Reviews: Good Reads
by Michael Tyler and illustrated by David Lee Csicsko
With the ease and simplicity of a nursery rhyme, this lively story delivers an important message of social acceptance to young readers. Themes associated with child development and social harmony, such as friendship, acceptance, self-esteem, and diversity are promoted in simple and straightforward prose. Vivid illustrations of children’s activities for all cultures, such as swimming in the ocean, hugging, catching butterflies, and eating birthday cake are also provided. This delightful picturebook offers a wonderful venue through which parents and teachers can discuss important social concepts with their children. -Good Reads
by Jabari Asim and illustrated by LeUyen Pham
In this book, playful rhymes answer the title question. Knees like these/don’t grow on trees. Ten little lovelies/all in a row./ Whose toes are those?/ Do you know? On each spread, viewers get a glimpse of the youngster in question. On the final spread, the book takes a vertical twist to show the whole, laughing child. The story is sweet and simple, and children will enjoy bending knees along with the protagonist. The illustrations were sketched in graphite and painted digitally; they are warm and lively with swirls of color and friendly animals looking on. The text refers to knees so brown and so strong. The title will add welcome diversity to board-book collections. -Library School Journal
by Eloise Greenfield and illustrated by Floyd Cooper
Tamika and her grandpa love each other very much, and they spend tons of time together. They would go on “talk-walks” and laugh together all the time. Since Grandpa is an actor, she attends all his plays with her family and loves watching his different facial expressions. One day as she goes into his room to ask him to tell her a story, she sees him practicing for a play and makes a face Tamika has never seen before. His face looks angry and like it could never love. At dinner time Tamika tries to do all the things that would make grandpa angry to see if he would do that awful face. She even spills her drink all over him! Grandpa decides it is time for a talk. -Amazon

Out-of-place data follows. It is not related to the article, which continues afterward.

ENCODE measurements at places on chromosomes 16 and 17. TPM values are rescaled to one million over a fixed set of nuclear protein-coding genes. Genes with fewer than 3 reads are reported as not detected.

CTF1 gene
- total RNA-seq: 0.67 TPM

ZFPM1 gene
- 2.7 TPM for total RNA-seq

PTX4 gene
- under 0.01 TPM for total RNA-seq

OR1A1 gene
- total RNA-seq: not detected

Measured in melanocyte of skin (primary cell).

by Daphne Muse and illustrated by Charlotte Riley-Webb
A remarkable and much-needed collection for the youngest lovers of poetry, Entrance Place of Wonders: Poems of the Harlem Renaissance features poems from the leaders of this cultural movement (1917-1935), such as Langston Hughes, Countee Cullen, Claude McKay, and James Weldon Johnson, as well as many newly discovered writers. These celebratory, life-affirming works will inspire children, parents, and educators while paying homage to one of the most exciting and significant times in American history. -Goodreads